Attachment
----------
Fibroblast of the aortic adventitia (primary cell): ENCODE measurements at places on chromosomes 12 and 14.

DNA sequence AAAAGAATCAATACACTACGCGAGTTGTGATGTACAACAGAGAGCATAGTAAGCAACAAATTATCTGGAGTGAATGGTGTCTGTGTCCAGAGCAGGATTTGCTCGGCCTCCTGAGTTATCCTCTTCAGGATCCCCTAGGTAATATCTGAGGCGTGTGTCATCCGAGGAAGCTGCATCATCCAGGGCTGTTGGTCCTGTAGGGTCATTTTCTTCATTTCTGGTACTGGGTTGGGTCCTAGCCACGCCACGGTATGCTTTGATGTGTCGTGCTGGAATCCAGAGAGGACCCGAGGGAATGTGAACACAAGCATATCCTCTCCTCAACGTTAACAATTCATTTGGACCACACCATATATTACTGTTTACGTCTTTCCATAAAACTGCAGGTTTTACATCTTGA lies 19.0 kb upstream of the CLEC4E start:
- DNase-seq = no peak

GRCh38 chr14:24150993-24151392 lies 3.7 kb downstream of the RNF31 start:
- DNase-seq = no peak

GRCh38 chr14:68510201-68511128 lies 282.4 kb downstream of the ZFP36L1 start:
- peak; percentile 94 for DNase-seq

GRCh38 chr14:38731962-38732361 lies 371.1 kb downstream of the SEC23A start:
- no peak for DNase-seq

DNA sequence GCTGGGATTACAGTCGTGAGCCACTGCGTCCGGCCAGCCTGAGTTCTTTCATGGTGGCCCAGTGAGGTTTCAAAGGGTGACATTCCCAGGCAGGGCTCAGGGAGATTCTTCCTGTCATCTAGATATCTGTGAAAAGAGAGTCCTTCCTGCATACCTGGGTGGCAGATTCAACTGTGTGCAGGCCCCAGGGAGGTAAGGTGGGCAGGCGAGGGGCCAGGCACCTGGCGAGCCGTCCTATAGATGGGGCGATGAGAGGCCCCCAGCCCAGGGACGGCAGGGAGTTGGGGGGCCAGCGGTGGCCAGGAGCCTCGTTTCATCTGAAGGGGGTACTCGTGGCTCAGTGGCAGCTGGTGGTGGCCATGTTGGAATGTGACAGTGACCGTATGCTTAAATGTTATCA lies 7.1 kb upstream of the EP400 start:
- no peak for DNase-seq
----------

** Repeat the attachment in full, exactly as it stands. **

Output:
Fibroblast of the aortic adventitia (primary cell): ENCODE measurements at places on chromosomes 12 and 14.

DNA sequence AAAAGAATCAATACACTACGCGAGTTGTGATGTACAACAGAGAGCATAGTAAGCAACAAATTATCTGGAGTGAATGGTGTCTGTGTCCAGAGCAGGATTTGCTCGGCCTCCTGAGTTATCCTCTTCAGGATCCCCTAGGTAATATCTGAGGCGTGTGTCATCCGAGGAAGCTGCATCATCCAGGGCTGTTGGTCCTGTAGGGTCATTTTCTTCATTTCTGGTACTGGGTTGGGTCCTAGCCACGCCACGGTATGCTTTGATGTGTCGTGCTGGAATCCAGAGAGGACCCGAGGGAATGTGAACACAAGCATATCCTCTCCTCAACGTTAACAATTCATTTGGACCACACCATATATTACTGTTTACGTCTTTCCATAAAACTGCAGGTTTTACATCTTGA lies 19.0 kb upstream of the CLEC4E start:
- DNase-seq = no peak

GRCh38 chr14:24150993-24151392 lies 3.7 kb downstream of the RNF31 start:
- DNase-seq = no peak

GRCh38 chr14:68510201-68511128 lies 282.4 kb downstream of the ZFP36L1 start:
- peak; percentile 94 for DNase-seq

GRCh38 chr14:38731962-38732361 lies 371.1 kb downstream of the SEC23A start:
- no peak for DNase-seq

DNA sequence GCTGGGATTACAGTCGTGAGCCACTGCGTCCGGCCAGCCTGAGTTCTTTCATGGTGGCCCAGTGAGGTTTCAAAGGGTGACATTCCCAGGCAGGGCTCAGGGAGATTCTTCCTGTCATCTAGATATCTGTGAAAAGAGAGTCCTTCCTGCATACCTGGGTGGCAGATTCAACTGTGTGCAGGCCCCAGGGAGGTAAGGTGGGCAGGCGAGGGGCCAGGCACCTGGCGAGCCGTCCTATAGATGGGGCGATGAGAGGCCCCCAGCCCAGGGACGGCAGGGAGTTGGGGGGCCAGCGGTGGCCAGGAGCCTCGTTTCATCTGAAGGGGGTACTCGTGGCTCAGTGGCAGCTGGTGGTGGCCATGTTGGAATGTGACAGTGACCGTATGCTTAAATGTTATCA lies 7.1 kb upstream of the EP400 start:
- no peak for DNase-seq